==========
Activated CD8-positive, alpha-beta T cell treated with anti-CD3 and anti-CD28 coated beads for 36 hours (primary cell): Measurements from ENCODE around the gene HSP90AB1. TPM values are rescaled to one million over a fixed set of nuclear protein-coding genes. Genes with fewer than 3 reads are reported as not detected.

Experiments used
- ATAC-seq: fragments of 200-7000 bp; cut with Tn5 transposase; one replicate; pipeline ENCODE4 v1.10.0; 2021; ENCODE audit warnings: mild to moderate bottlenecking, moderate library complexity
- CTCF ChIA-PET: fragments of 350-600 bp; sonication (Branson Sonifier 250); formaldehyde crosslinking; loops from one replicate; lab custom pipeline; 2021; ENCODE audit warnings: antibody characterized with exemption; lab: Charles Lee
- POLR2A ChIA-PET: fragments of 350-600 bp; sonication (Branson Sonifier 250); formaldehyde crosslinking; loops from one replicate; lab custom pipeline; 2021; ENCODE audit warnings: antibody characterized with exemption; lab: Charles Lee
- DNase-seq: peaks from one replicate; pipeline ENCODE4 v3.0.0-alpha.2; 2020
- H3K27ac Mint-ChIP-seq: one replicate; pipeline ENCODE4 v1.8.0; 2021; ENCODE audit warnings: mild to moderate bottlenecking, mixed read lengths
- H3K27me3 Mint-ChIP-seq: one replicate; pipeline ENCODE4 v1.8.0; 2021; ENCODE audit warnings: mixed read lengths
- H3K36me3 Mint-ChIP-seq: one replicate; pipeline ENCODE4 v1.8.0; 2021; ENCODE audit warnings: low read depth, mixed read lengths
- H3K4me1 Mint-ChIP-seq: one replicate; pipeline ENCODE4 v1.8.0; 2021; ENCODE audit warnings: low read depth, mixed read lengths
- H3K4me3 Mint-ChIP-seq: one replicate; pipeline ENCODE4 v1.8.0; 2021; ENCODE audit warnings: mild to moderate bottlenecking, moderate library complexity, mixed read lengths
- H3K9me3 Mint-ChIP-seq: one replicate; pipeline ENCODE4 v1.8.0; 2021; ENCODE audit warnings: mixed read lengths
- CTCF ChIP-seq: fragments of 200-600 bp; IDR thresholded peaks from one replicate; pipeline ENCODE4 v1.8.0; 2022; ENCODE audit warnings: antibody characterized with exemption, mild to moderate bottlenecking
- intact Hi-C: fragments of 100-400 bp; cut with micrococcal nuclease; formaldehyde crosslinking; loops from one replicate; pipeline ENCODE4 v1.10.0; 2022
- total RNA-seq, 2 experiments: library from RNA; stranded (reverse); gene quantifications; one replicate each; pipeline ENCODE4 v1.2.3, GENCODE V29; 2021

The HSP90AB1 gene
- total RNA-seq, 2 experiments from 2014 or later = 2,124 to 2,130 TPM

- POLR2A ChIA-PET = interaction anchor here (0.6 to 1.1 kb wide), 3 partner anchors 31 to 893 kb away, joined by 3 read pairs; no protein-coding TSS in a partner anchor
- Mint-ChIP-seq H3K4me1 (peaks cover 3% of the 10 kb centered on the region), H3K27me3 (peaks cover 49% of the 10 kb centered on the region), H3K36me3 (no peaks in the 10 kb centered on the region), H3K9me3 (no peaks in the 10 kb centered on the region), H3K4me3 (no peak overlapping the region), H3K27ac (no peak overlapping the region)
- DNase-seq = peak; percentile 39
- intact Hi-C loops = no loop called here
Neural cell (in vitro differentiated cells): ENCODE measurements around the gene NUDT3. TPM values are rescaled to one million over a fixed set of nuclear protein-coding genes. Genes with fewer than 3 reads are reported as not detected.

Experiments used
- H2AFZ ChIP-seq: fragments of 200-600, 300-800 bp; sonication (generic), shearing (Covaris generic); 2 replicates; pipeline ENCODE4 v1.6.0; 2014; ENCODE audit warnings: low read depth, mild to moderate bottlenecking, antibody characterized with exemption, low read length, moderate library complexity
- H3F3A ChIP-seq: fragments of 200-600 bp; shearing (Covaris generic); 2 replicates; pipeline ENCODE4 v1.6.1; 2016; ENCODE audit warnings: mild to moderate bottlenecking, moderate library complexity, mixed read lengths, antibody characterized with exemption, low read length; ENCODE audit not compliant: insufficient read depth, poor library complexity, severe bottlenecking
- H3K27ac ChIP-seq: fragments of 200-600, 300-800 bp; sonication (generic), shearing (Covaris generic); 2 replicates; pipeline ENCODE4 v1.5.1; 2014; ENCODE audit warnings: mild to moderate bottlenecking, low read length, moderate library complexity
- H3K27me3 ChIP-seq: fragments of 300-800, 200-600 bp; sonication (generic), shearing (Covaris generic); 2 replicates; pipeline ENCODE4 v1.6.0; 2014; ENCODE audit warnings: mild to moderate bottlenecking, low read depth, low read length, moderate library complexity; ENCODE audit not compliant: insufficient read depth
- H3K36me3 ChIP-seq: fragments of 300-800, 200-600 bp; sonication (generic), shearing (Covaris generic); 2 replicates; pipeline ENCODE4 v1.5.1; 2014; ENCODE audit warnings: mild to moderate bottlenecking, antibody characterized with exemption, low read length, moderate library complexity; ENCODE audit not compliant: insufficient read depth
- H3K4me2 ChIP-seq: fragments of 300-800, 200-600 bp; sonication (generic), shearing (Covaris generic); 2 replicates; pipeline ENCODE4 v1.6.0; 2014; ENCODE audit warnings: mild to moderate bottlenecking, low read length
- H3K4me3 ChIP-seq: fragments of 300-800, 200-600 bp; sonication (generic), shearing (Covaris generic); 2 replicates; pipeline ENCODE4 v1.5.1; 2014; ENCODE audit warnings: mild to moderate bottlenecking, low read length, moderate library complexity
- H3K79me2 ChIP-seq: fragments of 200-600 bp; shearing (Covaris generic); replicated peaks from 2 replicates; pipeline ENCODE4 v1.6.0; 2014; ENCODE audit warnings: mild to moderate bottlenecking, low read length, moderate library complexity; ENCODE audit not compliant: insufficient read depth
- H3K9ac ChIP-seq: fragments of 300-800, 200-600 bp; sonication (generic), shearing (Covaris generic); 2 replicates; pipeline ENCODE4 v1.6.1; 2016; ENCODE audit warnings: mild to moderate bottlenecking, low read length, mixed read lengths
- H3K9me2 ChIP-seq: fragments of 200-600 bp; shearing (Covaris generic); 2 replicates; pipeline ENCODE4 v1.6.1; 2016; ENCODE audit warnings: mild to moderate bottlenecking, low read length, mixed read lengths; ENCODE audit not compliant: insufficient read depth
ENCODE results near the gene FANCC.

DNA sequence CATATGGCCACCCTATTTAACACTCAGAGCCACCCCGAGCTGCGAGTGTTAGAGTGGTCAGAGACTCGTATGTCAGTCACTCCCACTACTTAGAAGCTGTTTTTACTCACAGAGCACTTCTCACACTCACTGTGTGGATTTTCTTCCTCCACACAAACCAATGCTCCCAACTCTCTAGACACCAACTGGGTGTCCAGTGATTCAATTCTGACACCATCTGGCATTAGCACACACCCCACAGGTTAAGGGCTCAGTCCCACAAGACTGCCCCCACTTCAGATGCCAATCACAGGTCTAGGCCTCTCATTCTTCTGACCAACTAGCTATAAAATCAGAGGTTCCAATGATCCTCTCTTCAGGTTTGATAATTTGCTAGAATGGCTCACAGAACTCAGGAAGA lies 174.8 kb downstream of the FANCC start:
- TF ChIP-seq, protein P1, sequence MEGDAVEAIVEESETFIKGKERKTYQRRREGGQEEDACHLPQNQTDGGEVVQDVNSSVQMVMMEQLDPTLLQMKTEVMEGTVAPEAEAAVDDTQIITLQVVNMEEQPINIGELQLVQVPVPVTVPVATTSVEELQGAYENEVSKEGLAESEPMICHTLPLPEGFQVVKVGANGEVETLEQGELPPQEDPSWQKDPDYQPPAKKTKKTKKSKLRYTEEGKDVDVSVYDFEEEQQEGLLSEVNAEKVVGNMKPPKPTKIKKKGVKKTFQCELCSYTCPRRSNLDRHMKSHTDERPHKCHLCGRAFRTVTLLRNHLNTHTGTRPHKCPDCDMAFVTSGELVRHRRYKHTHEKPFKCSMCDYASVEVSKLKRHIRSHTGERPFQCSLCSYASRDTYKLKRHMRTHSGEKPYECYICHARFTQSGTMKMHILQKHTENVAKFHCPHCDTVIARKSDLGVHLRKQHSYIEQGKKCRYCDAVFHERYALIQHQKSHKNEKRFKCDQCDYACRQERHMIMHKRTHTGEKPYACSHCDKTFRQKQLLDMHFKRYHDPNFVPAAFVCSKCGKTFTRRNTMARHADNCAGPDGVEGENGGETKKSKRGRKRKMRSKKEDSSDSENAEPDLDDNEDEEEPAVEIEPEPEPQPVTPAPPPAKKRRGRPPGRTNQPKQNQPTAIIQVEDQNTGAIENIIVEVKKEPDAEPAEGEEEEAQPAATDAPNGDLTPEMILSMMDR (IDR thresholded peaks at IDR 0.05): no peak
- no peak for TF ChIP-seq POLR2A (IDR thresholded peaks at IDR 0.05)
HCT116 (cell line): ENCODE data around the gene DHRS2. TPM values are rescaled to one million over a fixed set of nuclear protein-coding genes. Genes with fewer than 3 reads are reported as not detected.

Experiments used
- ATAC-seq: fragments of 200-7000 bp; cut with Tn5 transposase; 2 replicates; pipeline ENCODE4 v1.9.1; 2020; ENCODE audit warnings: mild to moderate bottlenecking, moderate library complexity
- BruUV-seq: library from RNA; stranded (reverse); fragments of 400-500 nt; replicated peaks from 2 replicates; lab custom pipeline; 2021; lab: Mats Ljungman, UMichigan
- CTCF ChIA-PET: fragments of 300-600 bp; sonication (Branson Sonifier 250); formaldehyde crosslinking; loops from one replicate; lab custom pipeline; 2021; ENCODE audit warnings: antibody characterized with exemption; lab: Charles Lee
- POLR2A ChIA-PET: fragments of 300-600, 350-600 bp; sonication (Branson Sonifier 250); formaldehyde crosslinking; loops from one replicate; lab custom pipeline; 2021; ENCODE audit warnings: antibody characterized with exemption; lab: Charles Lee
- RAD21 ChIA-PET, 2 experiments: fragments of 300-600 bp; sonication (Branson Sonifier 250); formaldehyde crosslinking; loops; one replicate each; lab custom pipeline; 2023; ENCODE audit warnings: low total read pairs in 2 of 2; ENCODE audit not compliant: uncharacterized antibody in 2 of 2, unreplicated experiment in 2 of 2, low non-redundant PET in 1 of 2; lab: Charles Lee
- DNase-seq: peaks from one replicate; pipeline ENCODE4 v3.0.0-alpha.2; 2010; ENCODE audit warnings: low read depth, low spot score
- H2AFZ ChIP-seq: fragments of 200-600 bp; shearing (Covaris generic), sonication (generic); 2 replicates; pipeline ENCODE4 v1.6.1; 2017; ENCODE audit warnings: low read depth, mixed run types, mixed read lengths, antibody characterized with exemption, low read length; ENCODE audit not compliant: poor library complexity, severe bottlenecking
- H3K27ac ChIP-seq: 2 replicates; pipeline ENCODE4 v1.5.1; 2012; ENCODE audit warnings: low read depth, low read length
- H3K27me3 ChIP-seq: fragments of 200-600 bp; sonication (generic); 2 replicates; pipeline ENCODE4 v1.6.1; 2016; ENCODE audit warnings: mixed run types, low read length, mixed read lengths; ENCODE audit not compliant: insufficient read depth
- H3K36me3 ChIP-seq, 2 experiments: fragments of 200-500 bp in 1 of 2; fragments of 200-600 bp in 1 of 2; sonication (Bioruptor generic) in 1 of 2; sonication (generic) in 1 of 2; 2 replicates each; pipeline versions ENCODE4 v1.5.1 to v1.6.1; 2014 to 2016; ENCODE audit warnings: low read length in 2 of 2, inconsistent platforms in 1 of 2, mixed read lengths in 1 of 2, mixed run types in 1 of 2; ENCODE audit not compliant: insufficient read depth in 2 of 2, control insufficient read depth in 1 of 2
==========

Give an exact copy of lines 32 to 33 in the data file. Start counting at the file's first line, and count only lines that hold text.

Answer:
- H3K9ac ChIP-seq: fragments of 300-800, 200-600 bp; sonication (generic), shearing (Covaris generic); 2 replicates; pipeline ENCODE4 v1.6.1; 2016; ENCODE audit warnings: mild to moderate bottlenecking, low read length, mixed read lengths
- H3K9me2 ChIP-seq: fragments of 200-600 bp; shearing (Covaris generic); 2 replicates; pipeline ENCODE4 v1.6.1; 2016; ENCODE audit warnings: mild to moderate bottlenecking, low read length, mixed read lengths; ENCODE audit not compliant: insufficient read depth